We tasted wines at all three places and got a little education on the bubbly at Domain Chandon. Wine country was breathtaking!

After wine tasting we had ambitious plans to dine at Delfina. As tired as we were, we could not pass up the opportunity to eat some more amazing Italian food. Scott and I had first tried Delfina last August and we were blown away. Specifically, the grilled calamari stand out in my mind as being incredibly fresh and delicious. This time it wasn’t the calamari that took the cake, but the Berkshire Pork Spareribs.

The spareribs were cooked so well that the boundary between meat and fat was nearly non-existent and the tender, rich, semi-sweet pork fell cleanly off the bone. We also shared olive oil mashed potatoes, roasted chicken, tagliatelle and some amazing spaghetti with plum tomatoes. Unfortunately, the meal this time around did not quite match the impeccable expectations that we had conjured up in our heads, but it was still fantastic.

All in all, we had a wonderful time eating our way around San Francisco. If you’re taking a trip to the West Coast anytime soon, I would whole heartedly recommend heading to the farmer’s market at the Ferry Building and dining at SPQR, Delfina and The Grove. Also, track down a Blue Bottle Coffee shop while you’re there. You’ll be glad you did.

SPQR on Urbanspoon

Delfina on Urbanspoon

Chicago Gourmet 2010

I am fanatical about food like Pittsburghers are about the Steelers. So naturally, chefs are my superstars. I wouldn’t be upset if Rick Bayless dawned huge diamond studs on his lobes.  Anyhow, keeping with this sport analogy, that would make Chicago Gourmet my Superbowl.

Chicago Gourmet took place last weekend, September 24-26th in Millennium Park. This is the third year for Chicago Gourmet and the first that it was sponsored by Bon Appetit. I attended for the first time this year, but I overheard people discussing how much more organized the event was since Bon Appetit had sponsored it. I also heard rumblings that it felt much more crowded than the previous years, which makes sense since it’s gaining in popularity.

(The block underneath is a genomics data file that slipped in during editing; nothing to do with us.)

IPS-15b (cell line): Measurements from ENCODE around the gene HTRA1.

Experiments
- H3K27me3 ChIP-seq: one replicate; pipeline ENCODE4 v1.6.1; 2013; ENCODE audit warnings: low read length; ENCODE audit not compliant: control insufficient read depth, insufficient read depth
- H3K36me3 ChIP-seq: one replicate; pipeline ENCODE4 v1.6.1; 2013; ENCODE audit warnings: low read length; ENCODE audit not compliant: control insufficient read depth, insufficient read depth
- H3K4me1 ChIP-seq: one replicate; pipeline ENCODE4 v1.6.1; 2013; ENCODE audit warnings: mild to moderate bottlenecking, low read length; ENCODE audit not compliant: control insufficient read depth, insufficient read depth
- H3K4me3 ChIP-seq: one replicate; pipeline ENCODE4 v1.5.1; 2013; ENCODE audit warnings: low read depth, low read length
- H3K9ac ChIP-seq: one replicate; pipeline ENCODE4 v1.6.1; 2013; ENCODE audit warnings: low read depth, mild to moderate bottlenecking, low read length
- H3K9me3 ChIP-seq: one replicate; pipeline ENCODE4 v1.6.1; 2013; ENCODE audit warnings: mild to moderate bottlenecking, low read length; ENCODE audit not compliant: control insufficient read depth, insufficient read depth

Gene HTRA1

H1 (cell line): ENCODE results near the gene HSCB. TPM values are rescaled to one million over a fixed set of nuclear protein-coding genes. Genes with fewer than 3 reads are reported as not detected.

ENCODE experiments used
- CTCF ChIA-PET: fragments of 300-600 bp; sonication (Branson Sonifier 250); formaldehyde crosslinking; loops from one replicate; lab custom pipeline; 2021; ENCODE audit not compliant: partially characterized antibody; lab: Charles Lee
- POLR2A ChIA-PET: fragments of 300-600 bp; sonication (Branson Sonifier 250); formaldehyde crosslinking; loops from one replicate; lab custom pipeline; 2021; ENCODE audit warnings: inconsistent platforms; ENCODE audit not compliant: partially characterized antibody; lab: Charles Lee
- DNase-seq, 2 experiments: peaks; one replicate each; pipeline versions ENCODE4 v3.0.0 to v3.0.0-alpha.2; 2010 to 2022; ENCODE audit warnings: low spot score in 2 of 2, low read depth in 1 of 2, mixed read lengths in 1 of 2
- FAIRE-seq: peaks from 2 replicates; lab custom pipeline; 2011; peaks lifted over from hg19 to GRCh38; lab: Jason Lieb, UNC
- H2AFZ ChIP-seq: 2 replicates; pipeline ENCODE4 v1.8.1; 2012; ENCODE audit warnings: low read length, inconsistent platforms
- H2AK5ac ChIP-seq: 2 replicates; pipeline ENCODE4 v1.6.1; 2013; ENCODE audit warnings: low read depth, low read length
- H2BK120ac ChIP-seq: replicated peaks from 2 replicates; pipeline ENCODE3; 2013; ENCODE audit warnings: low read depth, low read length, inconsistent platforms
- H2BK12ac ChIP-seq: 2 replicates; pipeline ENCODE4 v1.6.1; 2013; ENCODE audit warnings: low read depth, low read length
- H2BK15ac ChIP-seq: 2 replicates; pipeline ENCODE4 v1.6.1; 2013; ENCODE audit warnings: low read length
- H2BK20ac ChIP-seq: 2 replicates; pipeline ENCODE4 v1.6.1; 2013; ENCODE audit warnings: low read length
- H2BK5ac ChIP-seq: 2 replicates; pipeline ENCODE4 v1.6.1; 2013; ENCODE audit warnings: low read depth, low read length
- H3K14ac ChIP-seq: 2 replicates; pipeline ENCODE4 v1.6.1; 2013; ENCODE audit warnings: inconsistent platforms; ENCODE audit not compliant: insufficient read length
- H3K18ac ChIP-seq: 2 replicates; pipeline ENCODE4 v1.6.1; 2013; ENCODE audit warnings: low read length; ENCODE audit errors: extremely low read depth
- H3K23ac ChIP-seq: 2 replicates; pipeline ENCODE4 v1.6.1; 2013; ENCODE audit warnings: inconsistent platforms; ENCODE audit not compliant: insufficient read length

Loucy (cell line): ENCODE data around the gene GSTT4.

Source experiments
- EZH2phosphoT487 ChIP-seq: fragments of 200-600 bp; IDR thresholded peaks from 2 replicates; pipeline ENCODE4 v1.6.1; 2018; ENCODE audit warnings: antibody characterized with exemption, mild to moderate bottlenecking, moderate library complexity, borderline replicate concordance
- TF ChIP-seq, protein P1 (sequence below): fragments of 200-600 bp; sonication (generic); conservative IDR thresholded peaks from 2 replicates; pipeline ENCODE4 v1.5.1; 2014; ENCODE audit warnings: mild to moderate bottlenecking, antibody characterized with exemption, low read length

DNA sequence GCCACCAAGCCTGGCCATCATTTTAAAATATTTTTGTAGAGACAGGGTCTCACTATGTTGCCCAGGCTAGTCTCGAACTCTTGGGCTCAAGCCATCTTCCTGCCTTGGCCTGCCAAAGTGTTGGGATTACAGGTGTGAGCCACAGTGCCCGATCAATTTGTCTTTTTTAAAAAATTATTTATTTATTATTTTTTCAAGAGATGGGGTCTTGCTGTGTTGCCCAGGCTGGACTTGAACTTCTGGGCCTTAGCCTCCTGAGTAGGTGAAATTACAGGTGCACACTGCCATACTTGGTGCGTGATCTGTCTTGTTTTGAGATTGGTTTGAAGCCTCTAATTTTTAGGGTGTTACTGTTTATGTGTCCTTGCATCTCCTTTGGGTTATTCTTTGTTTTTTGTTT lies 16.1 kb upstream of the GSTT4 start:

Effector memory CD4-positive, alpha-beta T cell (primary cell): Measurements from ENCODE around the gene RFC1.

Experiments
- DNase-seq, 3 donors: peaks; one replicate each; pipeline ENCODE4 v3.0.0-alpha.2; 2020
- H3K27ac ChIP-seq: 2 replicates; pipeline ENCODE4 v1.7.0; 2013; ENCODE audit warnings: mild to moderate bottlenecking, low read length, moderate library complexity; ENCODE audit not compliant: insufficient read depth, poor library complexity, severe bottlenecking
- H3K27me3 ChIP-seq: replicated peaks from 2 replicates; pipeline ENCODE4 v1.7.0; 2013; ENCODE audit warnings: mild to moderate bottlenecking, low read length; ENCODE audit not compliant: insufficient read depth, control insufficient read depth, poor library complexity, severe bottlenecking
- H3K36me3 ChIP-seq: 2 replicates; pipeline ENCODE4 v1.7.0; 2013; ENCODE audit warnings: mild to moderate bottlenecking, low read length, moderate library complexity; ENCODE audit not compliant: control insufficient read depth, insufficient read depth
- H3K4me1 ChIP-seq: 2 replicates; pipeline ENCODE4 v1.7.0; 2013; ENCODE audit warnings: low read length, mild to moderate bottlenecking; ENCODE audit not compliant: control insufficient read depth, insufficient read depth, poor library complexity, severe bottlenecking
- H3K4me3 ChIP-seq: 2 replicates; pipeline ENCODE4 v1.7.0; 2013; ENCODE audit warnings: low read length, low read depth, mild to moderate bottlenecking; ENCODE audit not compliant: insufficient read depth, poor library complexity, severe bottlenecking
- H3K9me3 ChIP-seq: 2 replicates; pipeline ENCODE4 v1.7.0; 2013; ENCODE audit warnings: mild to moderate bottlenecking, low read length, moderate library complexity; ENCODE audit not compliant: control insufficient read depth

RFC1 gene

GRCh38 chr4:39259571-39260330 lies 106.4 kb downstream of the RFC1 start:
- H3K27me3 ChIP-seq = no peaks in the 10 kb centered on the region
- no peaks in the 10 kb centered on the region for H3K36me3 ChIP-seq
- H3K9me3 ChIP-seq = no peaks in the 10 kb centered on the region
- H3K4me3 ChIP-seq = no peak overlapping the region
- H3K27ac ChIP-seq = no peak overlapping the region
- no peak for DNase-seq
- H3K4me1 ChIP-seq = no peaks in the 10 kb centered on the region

So what is Chicago Gourmet? The event itself describes it as “…a world-class celebration of the city’s rich culinary heritage…”. Each day of the event, they offer live cooking demonstrations, book signings, food/wine lectures and food tastings prepared by some of the best chefs in the city. You can purchase one-day tickets or a ticket for the entire weekend. A one-day ticket costs $150 per person or you can participate in the Chicago Dine Around program for a one day ticket. Scott (my fiancée) and I opted for the Dine Around program.  

With the Dine Around program, you must dine at 5 of the almost 60 qualifying restaurants within a certain time period and present copies of your receipts the day of the event to gain admission. We scouted out the most reasonable restaurants on the list and ended up spending about $80 per person. We chose to attend the event on Saturday. As an added bonus, it didn’t seem like many others participated in the Dine Around program so the line we waited in was considerably shorter than the line for regular ticket holders and we were admitted without any wait.